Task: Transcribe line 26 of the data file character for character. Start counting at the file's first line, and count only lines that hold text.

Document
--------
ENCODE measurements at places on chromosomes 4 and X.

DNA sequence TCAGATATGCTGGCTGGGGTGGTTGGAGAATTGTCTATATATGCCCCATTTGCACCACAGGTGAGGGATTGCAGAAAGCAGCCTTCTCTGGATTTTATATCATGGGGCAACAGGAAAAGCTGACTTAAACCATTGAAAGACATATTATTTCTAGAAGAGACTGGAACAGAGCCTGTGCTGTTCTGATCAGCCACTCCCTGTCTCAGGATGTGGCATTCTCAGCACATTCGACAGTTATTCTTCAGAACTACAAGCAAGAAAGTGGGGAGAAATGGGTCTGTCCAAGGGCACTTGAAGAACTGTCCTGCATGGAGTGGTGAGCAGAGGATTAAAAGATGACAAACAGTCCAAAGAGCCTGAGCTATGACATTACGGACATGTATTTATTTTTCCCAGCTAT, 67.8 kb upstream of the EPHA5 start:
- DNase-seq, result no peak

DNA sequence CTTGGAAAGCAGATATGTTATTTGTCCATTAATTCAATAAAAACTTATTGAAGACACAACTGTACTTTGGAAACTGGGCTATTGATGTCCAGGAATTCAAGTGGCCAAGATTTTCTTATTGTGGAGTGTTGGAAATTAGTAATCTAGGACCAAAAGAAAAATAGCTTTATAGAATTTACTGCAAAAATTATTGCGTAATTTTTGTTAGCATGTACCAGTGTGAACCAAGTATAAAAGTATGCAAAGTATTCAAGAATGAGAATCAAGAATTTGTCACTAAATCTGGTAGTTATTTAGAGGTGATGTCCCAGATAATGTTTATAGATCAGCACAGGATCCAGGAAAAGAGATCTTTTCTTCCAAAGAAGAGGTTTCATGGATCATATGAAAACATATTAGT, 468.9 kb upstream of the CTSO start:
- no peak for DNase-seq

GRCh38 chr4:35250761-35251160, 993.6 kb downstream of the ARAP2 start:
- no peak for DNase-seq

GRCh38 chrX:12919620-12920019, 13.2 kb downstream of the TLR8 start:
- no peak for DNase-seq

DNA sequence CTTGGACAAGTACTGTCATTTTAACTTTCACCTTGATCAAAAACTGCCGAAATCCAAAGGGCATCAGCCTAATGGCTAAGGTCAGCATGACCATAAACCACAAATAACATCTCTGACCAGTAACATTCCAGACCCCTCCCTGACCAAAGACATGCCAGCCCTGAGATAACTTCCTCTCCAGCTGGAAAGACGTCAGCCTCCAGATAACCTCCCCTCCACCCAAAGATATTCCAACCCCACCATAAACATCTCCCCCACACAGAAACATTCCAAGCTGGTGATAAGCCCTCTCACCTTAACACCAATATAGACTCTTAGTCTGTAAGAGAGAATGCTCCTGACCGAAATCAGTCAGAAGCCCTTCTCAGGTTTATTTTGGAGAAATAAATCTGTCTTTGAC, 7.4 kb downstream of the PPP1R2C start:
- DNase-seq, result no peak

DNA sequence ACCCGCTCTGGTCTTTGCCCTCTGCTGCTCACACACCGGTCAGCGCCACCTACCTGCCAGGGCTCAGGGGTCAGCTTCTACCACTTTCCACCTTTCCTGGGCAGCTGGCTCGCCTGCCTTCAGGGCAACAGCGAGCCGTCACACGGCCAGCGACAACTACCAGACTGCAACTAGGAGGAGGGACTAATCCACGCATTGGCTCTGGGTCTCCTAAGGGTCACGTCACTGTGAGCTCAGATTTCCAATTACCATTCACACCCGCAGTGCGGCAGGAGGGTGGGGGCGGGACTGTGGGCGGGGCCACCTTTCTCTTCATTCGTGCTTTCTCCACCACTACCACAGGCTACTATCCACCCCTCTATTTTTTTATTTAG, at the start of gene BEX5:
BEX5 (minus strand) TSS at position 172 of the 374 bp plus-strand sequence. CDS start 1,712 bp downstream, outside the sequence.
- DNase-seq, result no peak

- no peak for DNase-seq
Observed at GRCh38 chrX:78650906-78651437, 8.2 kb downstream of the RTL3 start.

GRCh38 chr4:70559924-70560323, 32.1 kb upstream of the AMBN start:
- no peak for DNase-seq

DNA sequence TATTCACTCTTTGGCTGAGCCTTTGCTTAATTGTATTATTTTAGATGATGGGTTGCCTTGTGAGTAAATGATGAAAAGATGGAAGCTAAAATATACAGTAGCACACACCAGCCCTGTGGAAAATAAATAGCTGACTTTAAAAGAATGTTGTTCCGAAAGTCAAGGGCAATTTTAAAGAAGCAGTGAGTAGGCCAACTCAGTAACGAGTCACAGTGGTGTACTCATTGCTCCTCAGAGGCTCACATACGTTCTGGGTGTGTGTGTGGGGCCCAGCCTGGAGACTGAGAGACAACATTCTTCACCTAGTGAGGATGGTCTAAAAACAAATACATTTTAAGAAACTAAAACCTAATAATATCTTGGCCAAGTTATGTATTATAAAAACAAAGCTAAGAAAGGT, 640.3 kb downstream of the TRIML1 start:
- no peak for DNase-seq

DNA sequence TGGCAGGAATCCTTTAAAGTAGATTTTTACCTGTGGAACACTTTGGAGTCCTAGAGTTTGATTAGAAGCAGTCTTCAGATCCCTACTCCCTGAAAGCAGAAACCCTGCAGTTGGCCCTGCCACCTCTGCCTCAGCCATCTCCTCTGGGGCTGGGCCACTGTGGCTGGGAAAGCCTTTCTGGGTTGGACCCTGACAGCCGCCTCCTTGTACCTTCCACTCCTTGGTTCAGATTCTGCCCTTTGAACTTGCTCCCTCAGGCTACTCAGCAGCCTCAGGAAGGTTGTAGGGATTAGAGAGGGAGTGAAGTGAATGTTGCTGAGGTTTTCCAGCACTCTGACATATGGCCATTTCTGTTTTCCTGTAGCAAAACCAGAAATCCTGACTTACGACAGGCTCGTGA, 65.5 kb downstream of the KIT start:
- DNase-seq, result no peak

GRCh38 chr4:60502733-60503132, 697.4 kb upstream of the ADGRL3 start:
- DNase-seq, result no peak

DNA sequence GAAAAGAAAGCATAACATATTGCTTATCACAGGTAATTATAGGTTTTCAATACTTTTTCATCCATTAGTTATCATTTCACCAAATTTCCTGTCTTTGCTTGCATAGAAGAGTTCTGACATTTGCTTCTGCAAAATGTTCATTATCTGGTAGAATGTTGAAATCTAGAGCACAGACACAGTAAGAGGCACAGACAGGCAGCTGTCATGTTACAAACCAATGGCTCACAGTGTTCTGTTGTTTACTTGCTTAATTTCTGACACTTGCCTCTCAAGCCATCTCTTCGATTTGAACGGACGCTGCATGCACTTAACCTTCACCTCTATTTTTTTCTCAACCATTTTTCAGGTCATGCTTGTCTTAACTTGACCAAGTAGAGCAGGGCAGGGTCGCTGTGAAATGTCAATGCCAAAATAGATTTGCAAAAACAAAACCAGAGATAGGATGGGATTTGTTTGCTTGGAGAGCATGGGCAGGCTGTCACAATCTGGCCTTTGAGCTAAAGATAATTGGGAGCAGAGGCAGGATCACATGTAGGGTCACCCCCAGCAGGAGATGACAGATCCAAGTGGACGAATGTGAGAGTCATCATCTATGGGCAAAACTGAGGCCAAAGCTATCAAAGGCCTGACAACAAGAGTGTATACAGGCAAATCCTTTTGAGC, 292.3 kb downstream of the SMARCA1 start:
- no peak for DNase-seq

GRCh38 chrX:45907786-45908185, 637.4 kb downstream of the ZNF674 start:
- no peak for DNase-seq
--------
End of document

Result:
- no peak for DNase-seq